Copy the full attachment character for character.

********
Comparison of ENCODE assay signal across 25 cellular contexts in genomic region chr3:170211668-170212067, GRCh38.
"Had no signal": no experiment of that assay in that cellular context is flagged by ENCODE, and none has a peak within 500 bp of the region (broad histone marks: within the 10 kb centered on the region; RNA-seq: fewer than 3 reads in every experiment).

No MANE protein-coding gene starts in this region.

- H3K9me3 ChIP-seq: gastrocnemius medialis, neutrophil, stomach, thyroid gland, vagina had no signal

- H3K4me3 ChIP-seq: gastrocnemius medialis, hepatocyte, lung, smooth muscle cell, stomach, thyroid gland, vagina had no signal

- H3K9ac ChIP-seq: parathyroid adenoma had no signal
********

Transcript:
Comparison of ENCODE assay signal across 25 cellular contexts in genomic region chr3:170211668-170212067, GRCh38.
"Had no signal": no experiment of that assay in that cellular context is flagged by ENCODE, and none has a peak within 500 bp of the region (broad histone marks: within the 10 kb centered on the region; RNA-seq: fewer than 3 reads in every experiment).

No MANE protein-coding gene starts in this region.

- H3K9me3 ChIP-seq: gastrocnemius medialis, neutrophil, stomach, thyroid gland, vagina had no signal

- H3K4me3 ChIP-seq: gastrocnemius medialis, hepatocyte, lung, smooth muscle cell, stomach, thyroid gland, vagina had no signal

- H3K9ac ChIP-seq: parathyroid adenoma had no signal